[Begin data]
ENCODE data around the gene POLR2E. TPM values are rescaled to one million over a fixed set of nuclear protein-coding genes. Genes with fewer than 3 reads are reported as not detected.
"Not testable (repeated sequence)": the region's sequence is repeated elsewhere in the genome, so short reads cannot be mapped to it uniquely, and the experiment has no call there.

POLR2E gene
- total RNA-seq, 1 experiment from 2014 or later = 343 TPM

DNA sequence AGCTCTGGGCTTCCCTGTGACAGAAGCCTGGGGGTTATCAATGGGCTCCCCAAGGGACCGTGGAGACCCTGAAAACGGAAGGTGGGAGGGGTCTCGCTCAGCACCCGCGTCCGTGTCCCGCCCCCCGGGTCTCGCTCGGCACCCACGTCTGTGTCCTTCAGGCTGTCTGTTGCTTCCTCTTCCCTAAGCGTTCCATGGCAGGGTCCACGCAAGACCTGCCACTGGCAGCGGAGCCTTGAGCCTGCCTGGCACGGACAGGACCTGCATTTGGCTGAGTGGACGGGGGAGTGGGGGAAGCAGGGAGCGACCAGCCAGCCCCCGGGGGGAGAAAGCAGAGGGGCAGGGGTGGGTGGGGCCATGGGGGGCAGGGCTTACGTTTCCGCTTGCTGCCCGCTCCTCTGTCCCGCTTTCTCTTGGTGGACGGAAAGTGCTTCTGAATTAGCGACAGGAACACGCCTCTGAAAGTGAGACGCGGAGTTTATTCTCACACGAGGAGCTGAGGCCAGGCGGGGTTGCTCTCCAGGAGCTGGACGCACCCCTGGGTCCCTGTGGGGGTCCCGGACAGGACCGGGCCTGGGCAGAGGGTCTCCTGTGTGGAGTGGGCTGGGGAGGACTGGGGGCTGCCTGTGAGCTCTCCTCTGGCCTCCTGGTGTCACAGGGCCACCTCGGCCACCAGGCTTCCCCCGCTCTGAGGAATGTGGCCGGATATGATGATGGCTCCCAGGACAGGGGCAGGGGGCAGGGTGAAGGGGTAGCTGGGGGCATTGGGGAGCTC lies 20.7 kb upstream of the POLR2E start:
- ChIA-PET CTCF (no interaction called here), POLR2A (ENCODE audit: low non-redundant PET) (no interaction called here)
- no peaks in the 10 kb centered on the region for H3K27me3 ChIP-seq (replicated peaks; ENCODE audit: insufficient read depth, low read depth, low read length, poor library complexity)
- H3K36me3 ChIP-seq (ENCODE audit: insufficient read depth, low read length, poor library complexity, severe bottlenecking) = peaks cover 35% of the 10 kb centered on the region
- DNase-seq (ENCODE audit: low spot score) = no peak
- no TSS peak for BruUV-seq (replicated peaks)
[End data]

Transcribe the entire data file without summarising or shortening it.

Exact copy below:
ENCODE data around the gene POLR2E. TPM values are rescaled to one million over a fixed set of nuclear protein-coding genes. Genes with fewer than 3 reads are reported as not detected.
"Not testable (repeated sequence)": the region's sequence is repeated elsewhere in the genome, so short reads cannot be mapped to it uniquely, and the experiment has no call there.

POLR2E gene
- total RNA-seq, 1 experiment from 2014 or later = 343 TPM

DNA sequence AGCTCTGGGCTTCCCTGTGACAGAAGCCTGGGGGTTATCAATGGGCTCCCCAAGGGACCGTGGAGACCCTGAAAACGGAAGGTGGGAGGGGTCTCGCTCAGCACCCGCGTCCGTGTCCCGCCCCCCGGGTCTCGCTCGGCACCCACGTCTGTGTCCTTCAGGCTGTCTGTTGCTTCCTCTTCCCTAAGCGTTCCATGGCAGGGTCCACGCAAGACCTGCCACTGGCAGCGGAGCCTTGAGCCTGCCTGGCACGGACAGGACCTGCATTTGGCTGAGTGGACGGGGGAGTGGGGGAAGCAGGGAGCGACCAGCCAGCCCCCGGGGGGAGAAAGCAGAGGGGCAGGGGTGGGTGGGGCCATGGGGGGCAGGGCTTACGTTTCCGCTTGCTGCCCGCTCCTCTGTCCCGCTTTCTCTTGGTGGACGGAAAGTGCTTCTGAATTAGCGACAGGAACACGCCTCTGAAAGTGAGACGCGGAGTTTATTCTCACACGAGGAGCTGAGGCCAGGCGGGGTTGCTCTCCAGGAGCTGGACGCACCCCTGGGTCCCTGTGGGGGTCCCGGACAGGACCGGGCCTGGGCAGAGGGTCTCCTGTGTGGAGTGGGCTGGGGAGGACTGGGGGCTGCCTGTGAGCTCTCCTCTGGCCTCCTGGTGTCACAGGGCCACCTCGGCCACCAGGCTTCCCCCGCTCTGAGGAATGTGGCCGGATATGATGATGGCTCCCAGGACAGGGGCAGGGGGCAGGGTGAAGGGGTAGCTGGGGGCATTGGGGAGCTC lies 20.7 kb upstream of the POLR2E start:
- ChIA-PET CTCF (no interaction called here), POLR2A (ENCODE audit: low non-redundant PET) (no interaction called here)
- no peaks in the 10 kb centered on the region for H3K27me3 ChIP-seq (replicated peaks; ENCODE audit: insufficient read depth, low read depth, low read length, poor library complexity)
- H3K36me3 ChIP-seq (ENCODE audit: insufficient read depth, low read length, poor library complexity, severe bottlenecking) = peaks cover 35% of the 10 kb centered on the region
- DNase-seq (ENCODE audit: low spot score) = no peak
- no TSS peak for BruUV-seq (replicated peaks)